By Philip McHarris and Pedro Regalado
One year ago today, 18-year-old Michael Brown lay dead on Canfield Drive in Ferguson, Missouri for over four hours before being moved after being murdered by Ferguson Police officer Darren Wilson. Soon, the nation would take notice.
On the anniversary of Brown’s death, we take a critical look into the world in which he lived and died. From racist housing policies that haunt Ferguson in the form of redlining from past decades, to municipal court practices that impose “hidden taxes” on Ferguson’s black residents in the present, Brown’s murder symbolizes the insidious nature of compounded structural racism in black and brown communities across the United States.
Recent census data reveals that 22 percent of Ferguson residents live below the poverty line; the rate is even higher for African-Americans at 29.7 percent.1 New research has also suggested that once poverty rates in neighborhoods reach 20 percent, the consequences of concentrated poverty begin to emerge and have discernable effects on a variety of life outcomes and overall well-being.2 Still, while researchers have begun to explore how “neighborhood effects” impact individuals and communities in urban areas, there has been little research into how concentrated poverty takes shape in U.S. suburbs.3 This is despite a dramatic growth in suburban areas that have experienced concentrated poverty over the past two decades.4
Brown’s untimely death thus prompts us to focus on contemporary black suburbs in order to reimagine how race might intersect with space and inequality in areas like Ferguson that, similar to many suburbs that have sizable black populations, were once predominantly white. Doing so pushes beyond common narratives of suburban growth as a whites-only escape from the social ills of city life. For the reality that Brown faced in Ferguson parallels the conditions one might typically associate with black and brown life in urban centers. And the racial and economic inequality that he and other African Americans face in places like Chicago or St. Louis City has followed them to what, a half-century ago, was an unlikely place: the suburb.
Mass white flight ravaged St. Louis during the 1950’s as whites migrated to the city’s surrounding suburbs, reaching the edges of the Missouri River north and west of the St. Louis.5 Most of this out-migration was made exclusive to white residents as a result of state-enabled forces in the form of realtor’s agreements, restrictive covenants, and HOLC ratings that sought to maintain the “racial harmony” in these newly populated areas.6 Meanwhile, public housing construction in St. Louis skyrocketed and was mainly intended to address the increasing number of African Americans moving to the city as well as those already living in substandard conditions.7
As the 1970’s and 1980’s rolled through, white flight occurred once more. Not from the city, however, but from the same suburbs that whites had made their sanctuary. In 1970, Ferguson was 99 percent white.8 A decade later that figure dropped to 85 percent with whites migrating further out into metropolitan area to places like Oakville and Ballwin. The geo-racial line continued to shift, and by 2010, Ferguson’s population was 67 percent black and 29 percent white.9 As a result of the legacy of racial inequality in the U.S., and the intertwined nature of wealth and disadvantage, this meant less resources and a lower tax base for poorer, black residents moving into suburbia.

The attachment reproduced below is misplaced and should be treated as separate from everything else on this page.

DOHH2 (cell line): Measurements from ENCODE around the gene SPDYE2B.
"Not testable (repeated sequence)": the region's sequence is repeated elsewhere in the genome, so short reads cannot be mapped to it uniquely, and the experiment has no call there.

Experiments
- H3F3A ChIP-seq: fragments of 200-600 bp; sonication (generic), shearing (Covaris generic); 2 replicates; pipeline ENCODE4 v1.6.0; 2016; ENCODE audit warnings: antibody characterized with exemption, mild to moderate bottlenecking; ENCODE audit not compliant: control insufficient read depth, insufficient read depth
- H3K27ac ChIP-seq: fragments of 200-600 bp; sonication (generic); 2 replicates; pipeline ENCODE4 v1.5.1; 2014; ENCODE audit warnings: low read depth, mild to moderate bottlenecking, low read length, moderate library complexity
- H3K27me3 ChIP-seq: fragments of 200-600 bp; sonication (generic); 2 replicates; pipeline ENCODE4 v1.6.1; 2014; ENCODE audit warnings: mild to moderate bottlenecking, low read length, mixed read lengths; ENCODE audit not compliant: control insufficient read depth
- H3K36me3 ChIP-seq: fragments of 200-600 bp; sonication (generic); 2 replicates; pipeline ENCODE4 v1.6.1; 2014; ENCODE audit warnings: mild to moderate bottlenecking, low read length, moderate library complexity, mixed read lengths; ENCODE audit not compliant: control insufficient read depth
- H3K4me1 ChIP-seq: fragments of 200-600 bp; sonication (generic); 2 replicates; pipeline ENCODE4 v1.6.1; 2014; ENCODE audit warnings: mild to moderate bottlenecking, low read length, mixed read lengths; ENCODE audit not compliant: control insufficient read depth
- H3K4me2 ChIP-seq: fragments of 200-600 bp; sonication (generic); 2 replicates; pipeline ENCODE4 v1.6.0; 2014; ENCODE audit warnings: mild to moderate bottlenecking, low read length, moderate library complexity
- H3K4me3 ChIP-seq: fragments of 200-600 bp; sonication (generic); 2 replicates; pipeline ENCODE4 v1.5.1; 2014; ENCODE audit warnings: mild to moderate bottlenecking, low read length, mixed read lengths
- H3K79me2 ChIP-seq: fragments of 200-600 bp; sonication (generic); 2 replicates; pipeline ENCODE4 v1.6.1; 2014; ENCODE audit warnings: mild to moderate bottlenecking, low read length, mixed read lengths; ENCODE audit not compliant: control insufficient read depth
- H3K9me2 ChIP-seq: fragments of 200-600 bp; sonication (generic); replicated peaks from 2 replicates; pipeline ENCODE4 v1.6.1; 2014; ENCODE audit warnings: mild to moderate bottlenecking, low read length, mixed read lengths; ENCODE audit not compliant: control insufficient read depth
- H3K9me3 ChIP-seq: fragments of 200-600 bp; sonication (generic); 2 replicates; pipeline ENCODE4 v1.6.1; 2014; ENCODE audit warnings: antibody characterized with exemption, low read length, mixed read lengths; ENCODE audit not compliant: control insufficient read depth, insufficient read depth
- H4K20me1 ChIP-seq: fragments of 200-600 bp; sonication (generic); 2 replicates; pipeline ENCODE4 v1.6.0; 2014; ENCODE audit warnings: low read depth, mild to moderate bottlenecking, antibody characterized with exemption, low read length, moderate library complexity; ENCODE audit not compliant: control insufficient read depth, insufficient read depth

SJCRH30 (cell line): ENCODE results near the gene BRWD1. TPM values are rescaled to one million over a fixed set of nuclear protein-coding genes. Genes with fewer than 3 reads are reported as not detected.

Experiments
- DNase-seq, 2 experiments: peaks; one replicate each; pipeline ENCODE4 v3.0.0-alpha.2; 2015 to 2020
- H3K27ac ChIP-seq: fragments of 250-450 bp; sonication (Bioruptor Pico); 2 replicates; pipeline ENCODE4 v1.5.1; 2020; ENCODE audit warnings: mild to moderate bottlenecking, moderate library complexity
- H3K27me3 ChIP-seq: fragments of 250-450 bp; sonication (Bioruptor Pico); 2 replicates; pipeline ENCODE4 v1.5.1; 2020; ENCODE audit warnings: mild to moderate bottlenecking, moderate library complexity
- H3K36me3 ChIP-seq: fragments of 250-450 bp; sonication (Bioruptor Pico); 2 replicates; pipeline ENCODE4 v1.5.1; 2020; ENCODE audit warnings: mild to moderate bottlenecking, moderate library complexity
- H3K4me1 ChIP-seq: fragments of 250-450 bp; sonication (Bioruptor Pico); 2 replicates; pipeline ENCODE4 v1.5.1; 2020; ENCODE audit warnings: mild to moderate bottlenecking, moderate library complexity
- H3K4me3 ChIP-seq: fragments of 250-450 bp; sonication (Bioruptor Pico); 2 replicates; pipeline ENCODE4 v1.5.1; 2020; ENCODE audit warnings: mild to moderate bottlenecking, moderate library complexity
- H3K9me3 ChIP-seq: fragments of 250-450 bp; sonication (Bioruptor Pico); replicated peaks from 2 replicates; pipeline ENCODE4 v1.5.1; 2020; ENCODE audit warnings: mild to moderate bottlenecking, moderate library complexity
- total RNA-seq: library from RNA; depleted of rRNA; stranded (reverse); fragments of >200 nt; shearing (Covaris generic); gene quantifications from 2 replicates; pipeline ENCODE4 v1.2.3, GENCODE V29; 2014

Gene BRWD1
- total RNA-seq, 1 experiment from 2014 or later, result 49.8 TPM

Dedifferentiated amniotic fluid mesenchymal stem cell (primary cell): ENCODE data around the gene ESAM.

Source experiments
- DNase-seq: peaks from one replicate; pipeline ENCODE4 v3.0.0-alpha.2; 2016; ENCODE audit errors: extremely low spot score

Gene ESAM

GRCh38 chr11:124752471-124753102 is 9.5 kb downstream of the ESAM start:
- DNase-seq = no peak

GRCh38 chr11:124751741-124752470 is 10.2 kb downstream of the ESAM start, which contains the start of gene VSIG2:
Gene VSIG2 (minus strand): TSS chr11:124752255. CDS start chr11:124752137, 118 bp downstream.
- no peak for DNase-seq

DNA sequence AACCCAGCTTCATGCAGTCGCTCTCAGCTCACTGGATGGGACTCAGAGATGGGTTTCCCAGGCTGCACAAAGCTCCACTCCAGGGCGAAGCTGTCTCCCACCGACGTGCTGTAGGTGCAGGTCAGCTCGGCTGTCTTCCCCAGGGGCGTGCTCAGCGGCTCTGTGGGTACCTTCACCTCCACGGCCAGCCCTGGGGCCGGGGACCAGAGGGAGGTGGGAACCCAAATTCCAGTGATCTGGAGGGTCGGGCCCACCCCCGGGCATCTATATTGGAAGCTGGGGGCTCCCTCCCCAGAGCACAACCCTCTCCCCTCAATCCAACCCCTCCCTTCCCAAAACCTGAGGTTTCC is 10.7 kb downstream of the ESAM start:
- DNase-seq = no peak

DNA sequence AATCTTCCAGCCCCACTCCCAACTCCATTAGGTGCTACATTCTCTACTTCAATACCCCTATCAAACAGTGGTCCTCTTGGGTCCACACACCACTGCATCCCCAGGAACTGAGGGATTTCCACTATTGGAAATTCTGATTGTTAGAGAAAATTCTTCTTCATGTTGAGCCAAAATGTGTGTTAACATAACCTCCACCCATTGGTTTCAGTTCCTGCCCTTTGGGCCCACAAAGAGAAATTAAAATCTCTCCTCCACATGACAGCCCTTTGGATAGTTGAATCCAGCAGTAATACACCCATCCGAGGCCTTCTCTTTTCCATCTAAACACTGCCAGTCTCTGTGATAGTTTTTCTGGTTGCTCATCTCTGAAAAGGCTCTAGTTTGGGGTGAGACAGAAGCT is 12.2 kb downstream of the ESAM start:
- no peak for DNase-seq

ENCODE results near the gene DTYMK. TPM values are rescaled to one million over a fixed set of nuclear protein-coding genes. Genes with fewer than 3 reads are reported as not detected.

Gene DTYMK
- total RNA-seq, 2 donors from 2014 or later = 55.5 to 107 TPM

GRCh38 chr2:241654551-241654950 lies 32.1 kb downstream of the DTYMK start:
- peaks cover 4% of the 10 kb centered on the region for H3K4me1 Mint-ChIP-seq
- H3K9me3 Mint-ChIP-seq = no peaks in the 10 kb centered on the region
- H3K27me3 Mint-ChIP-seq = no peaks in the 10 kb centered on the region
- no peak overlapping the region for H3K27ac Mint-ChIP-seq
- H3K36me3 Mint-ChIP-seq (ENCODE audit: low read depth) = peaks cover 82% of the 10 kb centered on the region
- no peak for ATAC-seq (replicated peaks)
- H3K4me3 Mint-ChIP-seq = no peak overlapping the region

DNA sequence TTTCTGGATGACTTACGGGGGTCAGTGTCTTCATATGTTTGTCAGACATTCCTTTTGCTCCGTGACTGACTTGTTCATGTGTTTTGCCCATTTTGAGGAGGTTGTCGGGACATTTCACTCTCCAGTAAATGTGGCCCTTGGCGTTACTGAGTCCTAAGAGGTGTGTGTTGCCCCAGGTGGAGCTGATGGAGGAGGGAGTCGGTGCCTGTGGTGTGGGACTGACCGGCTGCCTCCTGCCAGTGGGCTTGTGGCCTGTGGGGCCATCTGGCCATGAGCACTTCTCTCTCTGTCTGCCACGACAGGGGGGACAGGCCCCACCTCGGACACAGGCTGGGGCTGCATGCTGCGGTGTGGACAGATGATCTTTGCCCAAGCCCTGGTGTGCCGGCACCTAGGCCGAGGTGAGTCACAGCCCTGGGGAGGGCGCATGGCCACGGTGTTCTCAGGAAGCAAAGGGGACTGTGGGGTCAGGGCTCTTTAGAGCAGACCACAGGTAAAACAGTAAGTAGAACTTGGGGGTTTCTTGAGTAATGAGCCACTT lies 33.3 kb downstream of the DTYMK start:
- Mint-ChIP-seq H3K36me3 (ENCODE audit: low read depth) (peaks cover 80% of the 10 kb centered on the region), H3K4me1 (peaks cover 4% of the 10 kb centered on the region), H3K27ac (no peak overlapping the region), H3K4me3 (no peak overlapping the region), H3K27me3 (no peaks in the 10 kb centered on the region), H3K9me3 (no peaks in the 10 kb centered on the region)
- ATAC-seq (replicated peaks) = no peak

For black urbanites accustomed to strife in St. Louis during the 1970’s and 1980’s, the real possibility of moving to a suburb held enormous potential. And if the lives of those who occupied their suburbs before them were any indication of how their own lives might go, i.e. large green lawns, white-picket fences, and good schools, these migrants indeed had cause to be hopeful. But as evident with Brown’s murder almost a half-century later, forces similar to those that threaten black bodies in St. Louis have undermined the value of that aspiration. This includes police violence, but also the actions of state bodies less associated with producing physical violence.
According to the St. Louis non-profit Better Together, the vast majority of black municipalities in St. Louis County derive at least 20 percent of their general budget from fines and court fees.10 Ferguson itself saw its municipal court revenue jump from $1.4 million in 2011 to $2.5 million in 2013, accounting for 20 percent of its own revenue.11
St. Louis County municipal courts also profit from exploitative policies, bringing in an average of over three times more than they cost to operate.12 The gravity of this statistic is heavily underscored by the uneven percentage of black drivers that are pulled over by police in St. Louis County. In 2013, the state’s Attorney General found that to be 66 percent.13 But police violence only enforces municipal predatory revenue practices. If Brown was arrested on that early August afternoon in Ferguson without fatality, we could assume that he would still have had to pay exorbitant court fees and face imprisonment if he was unable to do so.
As a result of the dedicated work spearheaded by the family of Michael Brown and activists from Ferguson and St. Louis, a national Movement for Black Lives has emerged to challenge the various forms of systematic violence that targets Black bodies. Earlier this year, lawyers from Equal Justice Under Law, ArchCity Defenders, and the Saint Louis University School of Law filed lawsuits against Ferguson challenging municipal ticketing operations.14 And this past July, governor Jay Nixon signed a municipal court reform bill that caps court revenues and creates new regulations in an attempt to curb municipal predatory practices statewide.15